"The thing that really makes you love a filly like this is the Drone mare," McKathan said. "They (horses out of Drone mares) go long. This filly was very fast, and she looks very fast, but she's got a pedigree that says she'll keep on running. To me, she's a filly who could start running at Del Mar and keep winning races all year long. She's a really, really exciting horse."The filly was purchased for $285,000 by Canadian real estate investor and developer Cam Allard at the 1999 Keeneland November breeding stock sale from Hill 'n' Dale Sales Agency, agent. Allard consigned her to last year's Keeneland July yearling sale through Eaton Sales and bought her back for $425,000. He offered her again through the same consignor at the Keeneland September yearling sale and bought her back for $325,000.Two years ago, the pinhooking team of Jenkins and Allard sold La Salle Street, a son of Not For Love, for $2 million at Keeneland in April. The price is a record for the Keeneland April sale, and it shares the world record for a 2-year-old sold at public auction.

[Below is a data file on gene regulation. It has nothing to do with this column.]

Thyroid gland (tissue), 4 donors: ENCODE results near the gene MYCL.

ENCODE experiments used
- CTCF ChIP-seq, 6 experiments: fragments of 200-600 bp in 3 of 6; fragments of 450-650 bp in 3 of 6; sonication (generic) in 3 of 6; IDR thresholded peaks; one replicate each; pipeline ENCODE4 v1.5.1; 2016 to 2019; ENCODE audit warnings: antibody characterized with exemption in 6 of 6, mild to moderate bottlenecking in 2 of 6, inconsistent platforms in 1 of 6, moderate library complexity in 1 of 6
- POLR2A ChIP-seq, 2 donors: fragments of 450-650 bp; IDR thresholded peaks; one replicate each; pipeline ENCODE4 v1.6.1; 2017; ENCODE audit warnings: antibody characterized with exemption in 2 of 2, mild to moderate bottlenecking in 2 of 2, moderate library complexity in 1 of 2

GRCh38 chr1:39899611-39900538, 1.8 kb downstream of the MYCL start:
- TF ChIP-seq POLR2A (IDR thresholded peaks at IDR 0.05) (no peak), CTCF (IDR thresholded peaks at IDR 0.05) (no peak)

After a slow start, Keeneland's April auction of 2-year-olds in training closed with a flurry of bidding Tuesday that helped establish sale records for both average price and median price.The 91 horses sold grossed $14,898,000 and averaged $163,714. The median was $125,000. Compared to a year ago, the number sold plunged by 26.0%, and the gross dropped by 19.5%. However, the average and median enjoyed increases of 8.8% and 19.0%, respectively. The number of horses sold this year represented an all-time low for the auction, which was inaugurated in 1993.The buy-back rate was 37.7%--the April sale's highest ever--with 55 of the 146 horses offered failing to find new homes. Last year's comparable figure was 36.9%"We were very satisfied," said Geoffrey Russell, Keeneland's assistant director of sales. "We think the sellers who brought the really nice horses here got top dollar for them. I know it sounds like a broken record, but it all comes down to performance on the racetrack."Fifteen (51.7%) of the auction's first 29 horses through the ring failed to sell, and bidding was spotty for much of the day. But the final 18 horses catalogued included six that sold for $300,000 or more apiece and three that brought $500,000 or more, including the $775,000 sale topper.Sold third from the end, the auction's highest-priced juvenile was a muscular chestnut filly by Dixieland Band, who was consigned by Allen Jenkins' H.T. Stables, agent. Florida horsemen J.B. McKathan signed the sale ticket. The immediate underbidder was Barry Irwin of Team Valor.McKathan said the filly will race for Del Mar, Calif., resident Allan Gilbert, who is a new client of trainer Bob Baffert's. The filly worked an eighth-mile in :10 1/5 during the sale's first under tack show on April 9. The time was only one-fifth of a second slower than the fastest clocking for the distance.The sale topper was produced from the 5-year-old Drone mare Honey Bee Gold, who is a half-sister to stakes winner Jungle Gold, who finished third in the 1988 Irish One Thousand Guineas (Ire-I) and to Solar Slew, the dam of two-time Horse of the Year Cigar.